Urgent help needed with baby bird

Can anybody tell me how best to try to care overnight for what looks like a baby sparrow? Piglet found it huddled against a wall at the edge of a pavement as we were setting off to walk just now. I couldn’t leave it as it was on a busy road, and most dogs would probably have bitten it first and asked questions later.

I’ll take it to the vet in the morning, and I hope they’ll know what to do, but in the meantime I’m not sure whether I should try to feed it. It seems to have its feathers, and it survived the shock of the walk back to my place cradled in my hand, so hopefully it’s as robust as such a small thing can be. Should I try to give it some bread softened in water? Or something else?

Please advise if you can.

A bit later: The poor wee thing is chirping away in its box in the kitchen! Piglet has been banished to the garden for barking. The cat is nowhere to be seen…


9 Responses to Urgent help needed with baby bird

  1. alan.sloman says:

    Pinched from the web:
    Food: Grain, seed, insects according to the text books, however, sparrows are now largely dependant upon man for food and for nesting sites and hence appear in great numbers in urban areas. Because of the practice of feeding birds, most survive the winter to cause damage in allotments, farms, and market gardens. In the autumn, flocks of sparrows feed on ripening split corn. Besides damaging grain, sparrows disbud plum trees, currants and gooseberries and tear at crocuses, primroses, polyanthus, chrysanthemums and lettuces. In cereal growing areas, the house sparrow is considered a serious pest and under the Protection of Birds Act 1954, may be taken or killed by the owner or the occupier of the land or somebody authorised by them.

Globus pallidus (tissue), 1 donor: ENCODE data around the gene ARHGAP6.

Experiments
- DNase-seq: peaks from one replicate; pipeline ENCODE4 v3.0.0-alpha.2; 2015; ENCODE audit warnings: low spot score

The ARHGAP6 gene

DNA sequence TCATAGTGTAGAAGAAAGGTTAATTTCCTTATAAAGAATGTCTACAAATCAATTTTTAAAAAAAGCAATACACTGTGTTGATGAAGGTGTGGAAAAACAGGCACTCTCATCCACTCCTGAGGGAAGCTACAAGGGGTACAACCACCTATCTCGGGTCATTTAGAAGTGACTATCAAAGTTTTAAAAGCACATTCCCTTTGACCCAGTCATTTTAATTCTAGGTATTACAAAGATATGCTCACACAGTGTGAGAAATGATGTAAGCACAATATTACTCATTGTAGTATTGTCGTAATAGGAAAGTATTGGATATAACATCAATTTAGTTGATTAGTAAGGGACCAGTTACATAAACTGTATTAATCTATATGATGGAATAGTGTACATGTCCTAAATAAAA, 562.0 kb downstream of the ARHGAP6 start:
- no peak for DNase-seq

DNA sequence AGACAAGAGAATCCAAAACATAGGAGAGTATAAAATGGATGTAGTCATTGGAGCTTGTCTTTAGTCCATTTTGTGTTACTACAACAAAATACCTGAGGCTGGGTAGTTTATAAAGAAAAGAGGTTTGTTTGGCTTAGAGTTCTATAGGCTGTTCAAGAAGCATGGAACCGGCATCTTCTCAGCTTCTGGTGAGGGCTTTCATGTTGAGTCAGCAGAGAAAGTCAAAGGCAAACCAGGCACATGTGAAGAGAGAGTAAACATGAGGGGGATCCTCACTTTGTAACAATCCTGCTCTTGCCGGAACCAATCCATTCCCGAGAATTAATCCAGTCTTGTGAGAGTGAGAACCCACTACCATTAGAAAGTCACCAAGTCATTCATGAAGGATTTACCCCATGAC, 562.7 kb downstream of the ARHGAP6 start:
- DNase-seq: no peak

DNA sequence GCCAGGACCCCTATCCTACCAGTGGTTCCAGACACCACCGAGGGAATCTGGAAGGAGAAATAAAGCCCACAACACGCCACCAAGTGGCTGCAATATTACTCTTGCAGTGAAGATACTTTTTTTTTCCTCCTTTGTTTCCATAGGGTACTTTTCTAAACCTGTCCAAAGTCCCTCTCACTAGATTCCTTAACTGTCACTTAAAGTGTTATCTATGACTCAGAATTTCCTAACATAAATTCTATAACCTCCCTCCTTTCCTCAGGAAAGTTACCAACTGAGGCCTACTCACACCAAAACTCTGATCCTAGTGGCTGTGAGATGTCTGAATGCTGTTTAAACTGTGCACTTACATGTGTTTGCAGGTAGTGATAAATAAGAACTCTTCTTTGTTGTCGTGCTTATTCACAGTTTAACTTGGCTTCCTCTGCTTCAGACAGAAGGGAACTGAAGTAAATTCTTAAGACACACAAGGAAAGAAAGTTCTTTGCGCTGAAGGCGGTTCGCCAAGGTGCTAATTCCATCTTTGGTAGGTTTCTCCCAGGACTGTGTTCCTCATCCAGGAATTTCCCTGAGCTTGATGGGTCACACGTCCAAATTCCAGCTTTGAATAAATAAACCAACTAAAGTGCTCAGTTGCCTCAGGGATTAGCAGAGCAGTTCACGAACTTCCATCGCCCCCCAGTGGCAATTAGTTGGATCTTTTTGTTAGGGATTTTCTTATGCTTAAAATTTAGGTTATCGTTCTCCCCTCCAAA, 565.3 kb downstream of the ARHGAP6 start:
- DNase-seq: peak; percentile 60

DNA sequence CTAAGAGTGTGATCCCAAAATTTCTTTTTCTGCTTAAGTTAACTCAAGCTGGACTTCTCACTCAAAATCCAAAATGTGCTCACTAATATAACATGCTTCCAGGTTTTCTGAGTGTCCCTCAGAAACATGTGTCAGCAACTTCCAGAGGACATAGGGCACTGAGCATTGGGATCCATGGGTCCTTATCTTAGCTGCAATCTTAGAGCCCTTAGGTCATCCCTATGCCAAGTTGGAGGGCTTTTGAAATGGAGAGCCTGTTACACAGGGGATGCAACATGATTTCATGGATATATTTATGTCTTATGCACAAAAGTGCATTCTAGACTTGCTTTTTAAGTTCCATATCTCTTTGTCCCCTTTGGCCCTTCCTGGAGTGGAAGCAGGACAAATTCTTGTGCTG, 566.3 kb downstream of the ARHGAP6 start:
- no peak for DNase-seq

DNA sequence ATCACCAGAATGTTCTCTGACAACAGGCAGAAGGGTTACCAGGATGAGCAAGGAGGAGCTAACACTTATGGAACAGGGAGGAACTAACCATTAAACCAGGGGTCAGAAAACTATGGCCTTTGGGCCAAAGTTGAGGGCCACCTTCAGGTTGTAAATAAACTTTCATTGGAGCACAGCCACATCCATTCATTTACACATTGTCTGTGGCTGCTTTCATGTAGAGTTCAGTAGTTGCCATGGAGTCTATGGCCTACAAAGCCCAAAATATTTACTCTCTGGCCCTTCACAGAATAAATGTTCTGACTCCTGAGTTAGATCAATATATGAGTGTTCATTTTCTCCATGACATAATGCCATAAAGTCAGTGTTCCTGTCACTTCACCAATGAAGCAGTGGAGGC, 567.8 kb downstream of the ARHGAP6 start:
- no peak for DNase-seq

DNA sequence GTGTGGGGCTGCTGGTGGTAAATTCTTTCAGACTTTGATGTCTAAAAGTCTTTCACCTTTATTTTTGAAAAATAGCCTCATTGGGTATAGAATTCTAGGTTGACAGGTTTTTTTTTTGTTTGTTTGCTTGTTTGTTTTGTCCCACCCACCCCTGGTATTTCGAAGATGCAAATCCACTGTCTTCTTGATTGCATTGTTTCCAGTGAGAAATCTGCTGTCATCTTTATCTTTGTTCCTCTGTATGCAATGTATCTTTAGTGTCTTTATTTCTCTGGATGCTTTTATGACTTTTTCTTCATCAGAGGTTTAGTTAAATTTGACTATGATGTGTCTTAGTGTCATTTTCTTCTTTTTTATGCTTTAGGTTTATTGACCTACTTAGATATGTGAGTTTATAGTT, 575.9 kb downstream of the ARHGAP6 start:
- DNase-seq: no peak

Look after the poor wee creature!

  2. Wendy says:

    Don’t what ever you do take the sparrow to the vets as they will not look after it but will put it to sleep.Me and my brothers did that when we were kids thinking they would look after them but one of my brothers found out years later that they put them to sleep.try and get it to a rescue center that deals with baby birds and hope all turns out well….

    • peewiglet says:

      Many thanks–I was thinking the same thing 😦

      I’m trying to track down some person or organisation locally that can help with rescued wild birds. Have joined a bird forum and asked for help.

      It’s heart-breaking. The poor little thing is cheeping away in the box behind me, full of hope.

  3. Wendy says:

    Can you get hold of any wild bird food{seed}from a local Spa,Co-Op,or One Stop Shop etc then see if it can feed for it’s self.Also put some fresh drinking water in with it but not in a container that would be large enough for it to drown it’s self in.If it doesn’t get food inside it, it will surly die…

  4. Louise says:

    Not bread, in any form. It has a tendancy to swell in the stomach and, well, you can imagine… At the small stage, it tends to be soft food, insects, caterpillars, grubs, maggots, all the sorts of things you probably won’t want to, er, grub around for and handle. Raid your roses for greenfly?
    Good luck.

  5. Mike Knipe says:

    I’ve taken sparries in as a lad… survival rates were poor, I’m afraid. In fact, there weren’t any survivors. The garden was a graveyard.

    Good luck, though!

  6. peewiglet says:

    Many thanks for the suggestions and advice, all.

    The poor thing was spending so much energy in calling for its parents that I took it back in the end, but asked for permission to put it beside the wall inside the garden rather than outside on the pavement. Not sure why that didn’t occur to me sooner. Doh…

    I hope it’ll be okay. Certainly, though, its chances are better back there than they would have been with me.

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